Everyone was making noise. If anyone sees our class, they would call it a fish market.
Suddenly, Professor Iyer walks into the class and there was a pin drop silence.
Professor Iyer was a retired physics professor. He was tall, dark and fat. He always had a tikka on his forehead.
He started teaching the projectile concept. After a few minutes, he asked the class “Did everyone understand the concept?” I didn’t understand the concept, but when I looked around everyone was nodding, so I kept my head down and nodded to indicate that I understood the concept.
He asked another question – “Please raise your hand if you understand the concept?” Everyone in the class raised their hand. I raised my hand as I didn’t want to be an odd one.
Professor Iyer wrote a question on the blackboard and asked for a volunteer to solve it.
The topper of our class quickly raised his hand and rushed towards the platform to solve the problem.
He easily solved the problem and returned to his desk with a feeling of accomplishment.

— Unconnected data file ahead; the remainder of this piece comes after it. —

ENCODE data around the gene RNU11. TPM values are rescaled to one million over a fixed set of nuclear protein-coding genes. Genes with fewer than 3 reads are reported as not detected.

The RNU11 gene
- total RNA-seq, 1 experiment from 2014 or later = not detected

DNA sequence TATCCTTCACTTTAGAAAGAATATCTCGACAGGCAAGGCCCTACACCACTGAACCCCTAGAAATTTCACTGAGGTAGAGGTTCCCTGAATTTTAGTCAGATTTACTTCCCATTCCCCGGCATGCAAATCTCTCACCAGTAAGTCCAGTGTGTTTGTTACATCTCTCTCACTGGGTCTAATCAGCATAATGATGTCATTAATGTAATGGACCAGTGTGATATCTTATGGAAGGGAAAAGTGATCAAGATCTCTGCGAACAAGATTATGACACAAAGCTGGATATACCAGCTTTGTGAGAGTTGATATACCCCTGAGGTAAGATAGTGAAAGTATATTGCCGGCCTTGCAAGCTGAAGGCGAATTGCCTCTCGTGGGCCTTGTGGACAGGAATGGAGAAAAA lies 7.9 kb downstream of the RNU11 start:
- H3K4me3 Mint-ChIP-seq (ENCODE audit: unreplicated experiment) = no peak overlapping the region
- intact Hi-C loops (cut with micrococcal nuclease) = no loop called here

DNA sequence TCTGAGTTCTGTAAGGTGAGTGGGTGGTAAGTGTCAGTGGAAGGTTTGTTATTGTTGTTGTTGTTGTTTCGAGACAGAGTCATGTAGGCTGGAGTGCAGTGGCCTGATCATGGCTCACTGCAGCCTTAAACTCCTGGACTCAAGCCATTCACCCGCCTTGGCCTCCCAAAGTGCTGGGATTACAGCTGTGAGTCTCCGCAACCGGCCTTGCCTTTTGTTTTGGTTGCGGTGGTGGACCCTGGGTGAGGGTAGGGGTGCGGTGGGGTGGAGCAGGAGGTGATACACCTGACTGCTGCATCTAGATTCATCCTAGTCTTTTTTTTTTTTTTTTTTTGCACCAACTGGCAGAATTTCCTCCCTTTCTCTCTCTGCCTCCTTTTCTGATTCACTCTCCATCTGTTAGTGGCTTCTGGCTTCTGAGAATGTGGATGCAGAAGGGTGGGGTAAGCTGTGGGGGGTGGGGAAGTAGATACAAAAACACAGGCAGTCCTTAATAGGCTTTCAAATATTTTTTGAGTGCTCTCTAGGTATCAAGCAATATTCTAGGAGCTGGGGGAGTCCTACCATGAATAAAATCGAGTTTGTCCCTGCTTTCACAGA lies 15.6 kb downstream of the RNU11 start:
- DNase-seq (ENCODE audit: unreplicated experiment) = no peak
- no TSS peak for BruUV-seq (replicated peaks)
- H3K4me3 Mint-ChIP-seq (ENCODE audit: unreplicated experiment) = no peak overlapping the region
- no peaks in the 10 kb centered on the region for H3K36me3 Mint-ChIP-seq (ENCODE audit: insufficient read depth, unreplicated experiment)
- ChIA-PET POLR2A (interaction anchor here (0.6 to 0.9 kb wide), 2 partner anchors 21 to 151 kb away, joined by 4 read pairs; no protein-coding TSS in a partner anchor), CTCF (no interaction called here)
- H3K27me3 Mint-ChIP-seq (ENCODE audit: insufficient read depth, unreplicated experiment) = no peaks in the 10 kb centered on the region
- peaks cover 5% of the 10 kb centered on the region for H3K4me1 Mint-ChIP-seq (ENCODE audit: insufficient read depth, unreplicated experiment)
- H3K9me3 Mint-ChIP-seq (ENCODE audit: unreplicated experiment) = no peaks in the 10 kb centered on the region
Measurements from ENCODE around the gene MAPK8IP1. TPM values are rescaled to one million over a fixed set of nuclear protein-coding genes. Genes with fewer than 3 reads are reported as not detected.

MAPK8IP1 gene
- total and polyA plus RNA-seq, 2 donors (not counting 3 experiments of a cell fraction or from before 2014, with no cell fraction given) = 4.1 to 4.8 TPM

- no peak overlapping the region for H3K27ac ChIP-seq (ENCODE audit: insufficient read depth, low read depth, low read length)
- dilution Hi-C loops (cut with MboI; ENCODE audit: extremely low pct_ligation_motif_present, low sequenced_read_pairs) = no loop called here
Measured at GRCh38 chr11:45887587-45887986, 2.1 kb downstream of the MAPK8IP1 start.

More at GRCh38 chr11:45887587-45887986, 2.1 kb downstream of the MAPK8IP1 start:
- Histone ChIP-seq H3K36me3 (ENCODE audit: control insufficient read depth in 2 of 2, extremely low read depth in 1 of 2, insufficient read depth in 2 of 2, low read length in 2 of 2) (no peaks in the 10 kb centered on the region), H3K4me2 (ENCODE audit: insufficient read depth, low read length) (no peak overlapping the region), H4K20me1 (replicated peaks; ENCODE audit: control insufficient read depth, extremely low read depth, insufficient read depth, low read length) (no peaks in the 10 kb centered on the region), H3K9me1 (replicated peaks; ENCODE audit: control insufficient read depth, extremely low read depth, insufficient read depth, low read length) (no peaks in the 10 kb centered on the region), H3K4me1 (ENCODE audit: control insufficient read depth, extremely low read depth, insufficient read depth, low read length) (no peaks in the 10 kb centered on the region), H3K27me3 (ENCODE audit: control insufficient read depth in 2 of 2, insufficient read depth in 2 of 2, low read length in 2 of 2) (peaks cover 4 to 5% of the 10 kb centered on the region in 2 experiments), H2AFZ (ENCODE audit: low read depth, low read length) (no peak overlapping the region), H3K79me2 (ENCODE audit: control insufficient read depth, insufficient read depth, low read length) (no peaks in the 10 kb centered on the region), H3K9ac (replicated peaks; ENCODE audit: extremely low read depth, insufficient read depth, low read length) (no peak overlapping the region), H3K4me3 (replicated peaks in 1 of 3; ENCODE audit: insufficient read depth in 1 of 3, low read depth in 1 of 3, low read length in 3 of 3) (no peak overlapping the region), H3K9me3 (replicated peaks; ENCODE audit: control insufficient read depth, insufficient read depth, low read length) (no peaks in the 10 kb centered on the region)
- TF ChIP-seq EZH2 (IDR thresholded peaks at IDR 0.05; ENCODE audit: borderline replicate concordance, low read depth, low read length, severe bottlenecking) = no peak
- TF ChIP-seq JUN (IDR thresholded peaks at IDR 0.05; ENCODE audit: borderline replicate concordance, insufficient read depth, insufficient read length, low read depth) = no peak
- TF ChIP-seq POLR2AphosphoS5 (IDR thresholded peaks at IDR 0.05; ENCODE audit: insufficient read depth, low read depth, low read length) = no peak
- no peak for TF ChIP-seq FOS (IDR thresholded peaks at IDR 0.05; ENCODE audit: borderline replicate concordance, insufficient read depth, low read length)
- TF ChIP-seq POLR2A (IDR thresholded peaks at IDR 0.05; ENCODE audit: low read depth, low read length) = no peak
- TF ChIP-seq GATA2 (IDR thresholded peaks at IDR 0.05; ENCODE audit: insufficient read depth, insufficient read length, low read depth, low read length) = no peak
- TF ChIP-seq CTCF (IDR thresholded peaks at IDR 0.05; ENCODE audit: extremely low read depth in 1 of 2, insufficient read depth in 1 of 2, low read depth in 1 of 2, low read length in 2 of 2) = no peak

A feeling of insecurity and self-doubt crept within me. I was struggling to understand the concept while he was not only able to understand the concept but solve the complex problem.
I was drowning myself into self-doubt.
Suddenly, Professor Iyer looked towards the class and said “There is no first or last in the race, it doesn’t matter whether you understand the concept now or later. What’s important is that you understand the concept at the end of the day. Don’t lose your hope, dig deeper, you’ll always find more reserve”
I went home with the inspiring thought, opened my physics book, and began studying. There were an initial hesitation and a bit of struggle, but I kept on going.
After an hour, the projectile didn’t make any sense, but I still kept going. After another hour, the concept started making sense. A few hours later, I was solving complex problems.
At that moment, I understood an important life lesson that there is no first or last in any race as long as you’re chasing excellence not success.
Next day, Professor Iyer continued explaining the concept and gave a complex problem to solve.
I raised my hand and easily solved the complex problem.
I learned another life lesson – “the more you sweat in training, the less you bleed in battle”
Thank you, Professor Iyer!
Our childhood memory makes us who we’re today. Always nurture them!